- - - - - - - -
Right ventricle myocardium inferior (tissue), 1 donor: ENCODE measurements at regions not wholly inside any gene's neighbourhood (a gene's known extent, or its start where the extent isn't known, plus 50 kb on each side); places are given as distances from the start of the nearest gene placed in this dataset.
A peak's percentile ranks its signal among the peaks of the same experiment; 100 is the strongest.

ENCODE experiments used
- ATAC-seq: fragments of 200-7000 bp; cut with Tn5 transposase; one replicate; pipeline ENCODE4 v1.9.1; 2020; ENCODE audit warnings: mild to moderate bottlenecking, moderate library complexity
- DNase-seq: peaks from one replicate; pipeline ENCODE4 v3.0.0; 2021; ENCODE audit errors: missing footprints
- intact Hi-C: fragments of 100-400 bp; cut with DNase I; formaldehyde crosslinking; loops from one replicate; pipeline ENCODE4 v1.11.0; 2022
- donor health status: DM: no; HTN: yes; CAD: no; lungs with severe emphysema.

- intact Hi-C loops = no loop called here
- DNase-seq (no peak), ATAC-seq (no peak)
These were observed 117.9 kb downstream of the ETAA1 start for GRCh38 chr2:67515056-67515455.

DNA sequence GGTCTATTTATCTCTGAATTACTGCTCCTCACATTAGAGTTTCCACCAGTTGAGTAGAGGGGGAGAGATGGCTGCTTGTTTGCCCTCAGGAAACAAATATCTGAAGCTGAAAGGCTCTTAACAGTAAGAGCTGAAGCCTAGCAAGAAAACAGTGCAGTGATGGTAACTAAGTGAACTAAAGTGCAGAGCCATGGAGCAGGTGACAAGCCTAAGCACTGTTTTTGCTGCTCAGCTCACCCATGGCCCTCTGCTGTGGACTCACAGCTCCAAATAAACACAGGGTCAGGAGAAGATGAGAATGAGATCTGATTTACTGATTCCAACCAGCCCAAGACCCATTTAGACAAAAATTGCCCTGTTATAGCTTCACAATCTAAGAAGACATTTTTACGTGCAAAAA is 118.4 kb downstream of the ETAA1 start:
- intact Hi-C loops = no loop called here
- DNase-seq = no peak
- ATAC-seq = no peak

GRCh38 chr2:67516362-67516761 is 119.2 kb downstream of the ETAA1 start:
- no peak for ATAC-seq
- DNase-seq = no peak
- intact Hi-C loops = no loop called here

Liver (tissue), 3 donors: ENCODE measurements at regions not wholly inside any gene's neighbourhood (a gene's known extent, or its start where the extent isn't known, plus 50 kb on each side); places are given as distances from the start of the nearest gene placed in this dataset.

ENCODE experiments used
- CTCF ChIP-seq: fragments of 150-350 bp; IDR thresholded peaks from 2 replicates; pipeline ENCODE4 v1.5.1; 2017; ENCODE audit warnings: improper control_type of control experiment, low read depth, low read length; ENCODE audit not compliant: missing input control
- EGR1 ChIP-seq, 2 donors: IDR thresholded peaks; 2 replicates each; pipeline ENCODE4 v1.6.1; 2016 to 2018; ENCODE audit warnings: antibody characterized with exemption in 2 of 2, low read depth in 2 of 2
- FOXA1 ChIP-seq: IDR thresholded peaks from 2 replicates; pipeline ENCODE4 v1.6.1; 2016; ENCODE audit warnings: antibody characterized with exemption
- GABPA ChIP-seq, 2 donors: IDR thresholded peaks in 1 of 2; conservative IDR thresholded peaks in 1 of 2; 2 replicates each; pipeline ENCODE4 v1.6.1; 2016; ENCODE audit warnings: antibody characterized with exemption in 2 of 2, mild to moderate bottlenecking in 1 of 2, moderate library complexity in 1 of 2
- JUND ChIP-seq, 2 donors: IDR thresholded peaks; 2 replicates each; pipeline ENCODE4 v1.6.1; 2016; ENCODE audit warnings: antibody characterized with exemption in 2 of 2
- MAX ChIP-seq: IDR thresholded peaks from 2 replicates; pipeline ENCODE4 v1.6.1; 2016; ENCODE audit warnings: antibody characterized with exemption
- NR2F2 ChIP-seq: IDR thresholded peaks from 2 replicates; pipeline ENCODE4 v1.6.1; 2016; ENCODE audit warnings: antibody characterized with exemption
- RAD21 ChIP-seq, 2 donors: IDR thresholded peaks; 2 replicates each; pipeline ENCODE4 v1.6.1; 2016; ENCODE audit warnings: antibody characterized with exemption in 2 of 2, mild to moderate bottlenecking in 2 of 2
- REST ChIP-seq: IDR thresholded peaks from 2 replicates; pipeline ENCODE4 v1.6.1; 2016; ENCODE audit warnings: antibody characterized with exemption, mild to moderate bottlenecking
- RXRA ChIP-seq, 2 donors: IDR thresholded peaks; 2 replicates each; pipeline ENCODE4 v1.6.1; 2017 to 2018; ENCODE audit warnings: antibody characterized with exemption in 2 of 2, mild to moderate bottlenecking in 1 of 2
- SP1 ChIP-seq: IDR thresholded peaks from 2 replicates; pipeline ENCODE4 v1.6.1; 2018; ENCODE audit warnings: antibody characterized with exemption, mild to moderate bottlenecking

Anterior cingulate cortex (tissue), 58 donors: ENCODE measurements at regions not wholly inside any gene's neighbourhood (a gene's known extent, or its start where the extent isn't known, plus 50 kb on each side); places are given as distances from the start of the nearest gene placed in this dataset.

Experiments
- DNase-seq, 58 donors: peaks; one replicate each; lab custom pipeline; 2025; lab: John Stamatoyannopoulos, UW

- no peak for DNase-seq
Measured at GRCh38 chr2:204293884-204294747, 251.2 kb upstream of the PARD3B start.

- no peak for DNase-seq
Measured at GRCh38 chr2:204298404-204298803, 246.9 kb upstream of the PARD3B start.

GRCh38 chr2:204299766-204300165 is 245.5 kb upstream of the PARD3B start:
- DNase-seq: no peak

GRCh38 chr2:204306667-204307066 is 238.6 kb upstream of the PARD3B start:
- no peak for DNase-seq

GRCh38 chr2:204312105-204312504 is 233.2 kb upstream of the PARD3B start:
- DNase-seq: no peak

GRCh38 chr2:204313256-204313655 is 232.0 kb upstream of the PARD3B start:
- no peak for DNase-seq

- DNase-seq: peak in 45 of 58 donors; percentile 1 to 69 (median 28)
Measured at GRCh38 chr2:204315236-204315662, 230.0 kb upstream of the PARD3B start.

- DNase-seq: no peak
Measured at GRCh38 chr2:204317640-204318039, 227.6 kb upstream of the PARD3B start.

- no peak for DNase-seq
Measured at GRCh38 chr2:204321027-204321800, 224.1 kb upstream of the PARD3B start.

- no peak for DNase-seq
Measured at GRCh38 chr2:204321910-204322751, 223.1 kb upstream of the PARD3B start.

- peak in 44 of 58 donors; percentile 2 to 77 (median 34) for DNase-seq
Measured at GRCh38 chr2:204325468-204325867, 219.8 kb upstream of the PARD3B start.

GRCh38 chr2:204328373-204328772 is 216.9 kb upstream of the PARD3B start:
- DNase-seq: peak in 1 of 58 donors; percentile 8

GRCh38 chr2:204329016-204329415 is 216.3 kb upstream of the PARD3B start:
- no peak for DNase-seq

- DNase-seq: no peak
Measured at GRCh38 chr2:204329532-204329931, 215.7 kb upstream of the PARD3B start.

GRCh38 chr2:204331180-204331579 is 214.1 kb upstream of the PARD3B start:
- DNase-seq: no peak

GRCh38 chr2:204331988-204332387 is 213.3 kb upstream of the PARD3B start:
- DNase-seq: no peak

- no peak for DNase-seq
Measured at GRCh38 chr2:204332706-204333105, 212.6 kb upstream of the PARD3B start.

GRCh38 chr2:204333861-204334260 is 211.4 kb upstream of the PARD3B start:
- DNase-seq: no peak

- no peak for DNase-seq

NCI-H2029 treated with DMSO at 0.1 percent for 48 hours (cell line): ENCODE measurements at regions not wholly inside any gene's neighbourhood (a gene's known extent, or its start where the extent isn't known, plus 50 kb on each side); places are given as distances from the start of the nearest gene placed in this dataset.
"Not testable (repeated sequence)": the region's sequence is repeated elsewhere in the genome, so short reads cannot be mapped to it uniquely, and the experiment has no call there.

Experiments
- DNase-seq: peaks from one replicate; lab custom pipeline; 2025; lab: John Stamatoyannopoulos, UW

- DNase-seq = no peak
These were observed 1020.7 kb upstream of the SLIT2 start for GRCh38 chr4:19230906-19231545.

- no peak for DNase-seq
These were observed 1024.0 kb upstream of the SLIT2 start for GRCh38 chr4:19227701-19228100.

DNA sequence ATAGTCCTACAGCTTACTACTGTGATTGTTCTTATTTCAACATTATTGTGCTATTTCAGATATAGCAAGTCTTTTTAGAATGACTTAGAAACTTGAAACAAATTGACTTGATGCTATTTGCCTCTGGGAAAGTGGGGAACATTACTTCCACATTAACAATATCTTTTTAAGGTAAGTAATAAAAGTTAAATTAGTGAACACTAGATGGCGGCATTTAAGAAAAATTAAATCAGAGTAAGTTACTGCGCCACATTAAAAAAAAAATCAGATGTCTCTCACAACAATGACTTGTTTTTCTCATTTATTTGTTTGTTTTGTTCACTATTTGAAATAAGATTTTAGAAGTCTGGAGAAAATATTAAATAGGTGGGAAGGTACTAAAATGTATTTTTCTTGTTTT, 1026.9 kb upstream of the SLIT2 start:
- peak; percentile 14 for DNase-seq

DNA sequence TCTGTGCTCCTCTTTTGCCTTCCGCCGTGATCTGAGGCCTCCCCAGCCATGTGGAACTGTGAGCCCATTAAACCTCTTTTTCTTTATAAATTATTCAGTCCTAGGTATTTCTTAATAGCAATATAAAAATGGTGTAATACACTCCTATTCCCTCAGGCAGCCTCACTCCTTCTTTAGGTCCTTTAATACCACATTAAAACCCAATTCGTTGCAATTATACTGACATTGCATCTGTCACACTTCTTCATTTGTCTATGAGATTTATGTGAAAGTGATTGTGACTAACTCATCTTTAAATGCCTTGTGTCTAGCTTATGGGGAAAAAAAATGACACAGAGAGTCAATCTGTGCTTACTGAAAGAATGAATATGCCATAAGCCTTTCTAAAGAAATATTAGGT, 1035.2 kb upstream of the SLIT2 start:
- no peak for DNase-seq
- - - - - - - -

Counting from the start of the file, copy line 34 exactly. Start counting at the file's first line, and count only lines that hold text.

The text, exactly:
- DNase-seq, 58 donors: peaks; one replicate each; lab custom pipeline; 2025; lab: John Stamatoyannopoulos, UW